As superheroic double-acts go, it’s hard to beat Superman and Batman. The combination of the Dark Knight’s detective skills and the Man of Steel’s power makes for a serious one-two punch that puts most villains down for the count. Individually, Superman and Batman are enough to keep any villain on their toes, and any villain who can take on both of them needs power to spare.
And to take down these two DC icons, some villains had brought the iconography of Batman and Superman together to form Composite Superman.
The Composite Superman has a number of incarnations, but he debuted in 1964’s World’s Finest Comics #142, by Edmond Hamilton and Curt Swan. After Superman saved a down-on-his-luck diver named Joseph Meach, he gave Meach a job as a janitor at the Superman Museum. Although he felt bitter towards Superman, Meach was on the job when a bolt of lightning struck an exhibit about the Legion of Super-Heroes and somehow passed the collective powers of the Legion onto Meach.
Drunk on his newfound power, Joseph sought a chance to defeat Superman, Batman and Robin in one fell swoop. Using his newly-acquired shapeshifting powers, he gave himself green skin and created a costume that was half-Superman and half-Batman. Dubbing himself the Composite Superman, he left messages in the Batcave and the Fortress of Solitude, summoning them to a cave in the mountains. Once the heroes arrived he gave them an ultimatum: either the Composite Superman became the newest member of their partnership, or he would reveal their secret identities to the world.
After a series of rigged tests and attempts by the heroes to outwit him, the Composite Superman finally had enough and was about to reveal their secrets when his powers wore off, leaving him a disgruntled custodian once more.
However, it’s hard to keep a good villain down, and Composite Superman returned with the help of Xan, an alien who had a grudge against Batman and Superman for imprisoning his father. In 1967’s World’s Finest #168, by Carey Bates and Curt Swan, Xan found Meach working at the Superman museum and restored his powers.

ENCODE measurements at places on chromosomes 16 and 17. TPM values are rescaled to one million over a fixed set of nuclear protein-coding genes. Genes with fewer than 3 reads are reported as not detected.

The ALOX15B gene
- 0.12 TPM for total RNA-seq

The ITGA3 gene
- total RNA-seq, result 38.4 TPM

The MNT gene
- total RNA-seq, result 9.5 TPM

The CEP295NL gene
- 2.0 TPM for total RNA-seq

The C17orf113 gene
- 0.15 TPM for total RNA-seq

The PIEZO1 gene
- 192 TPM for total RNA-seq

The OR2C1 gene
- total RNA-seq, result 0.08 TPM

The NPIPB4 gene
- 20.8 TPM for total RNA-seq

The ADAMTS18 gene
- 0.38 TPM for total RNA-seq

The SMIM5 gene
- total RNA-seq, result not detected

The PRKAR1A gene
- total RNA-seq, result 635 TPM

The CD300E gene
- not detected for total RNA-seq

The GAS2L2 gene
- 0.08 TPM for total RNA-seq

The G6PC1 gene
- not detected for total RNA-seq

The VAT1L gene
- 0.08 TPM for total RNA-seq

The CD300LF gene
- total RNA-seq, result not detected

This time around, Xan and the Composite Superman were able to trap Batman and Superman and started to turn half of their bodies into anti-matter. During this process, the Composite Superman’s powers wore off once more, and Meach reverted to his human form. Overcome with remorse for his actions as the Composite Superman, Joseph threw himself between Xan and the World’s Finest just as Xan fired at them. After Meach sacrificed his life with that noble act, the heroes erected a statue of Joseph, stating that while he lived as a villain, he died a hero.
While that was the end of the Silver Age version of the Composite Superman, the imagery of the villain would be used a few more times in the pages of Jeph Loeb and Ed McGuinness’ Superman/Batman, where the Toyman’s giant mech suit y was a massive visual tribute to the Composite Superman.
The actual Composite Superman himself was reintroduced in Len Win and Joe Batista’s Superman/Batman Annual #3, where he was a creation of mad scientist Professor Ivo. In that story, the Composite Batman is the sum of two degrading clones of the respective heroes who cling to life by combining. When the real Batman and Superman confront him and tell him that he needs to choose which one of them to help, this Composite Superman couldn’t handle the conflicting impulses in his head and is quite literally tore apart by his emotions.
Even though Composite Superman has a distinctive visual and combines the powers of some of DC’s most formidable heroes, this bizarre character stands as more of a novel curiosity than a legitimate threat, and only time will tell if the Composite Superman can live up to the reputation of either one of the suits he wears.
With the looks of Batman and Superman and the powers to boot, Composite Superman is one of the most bizarre villains in the DC Universe.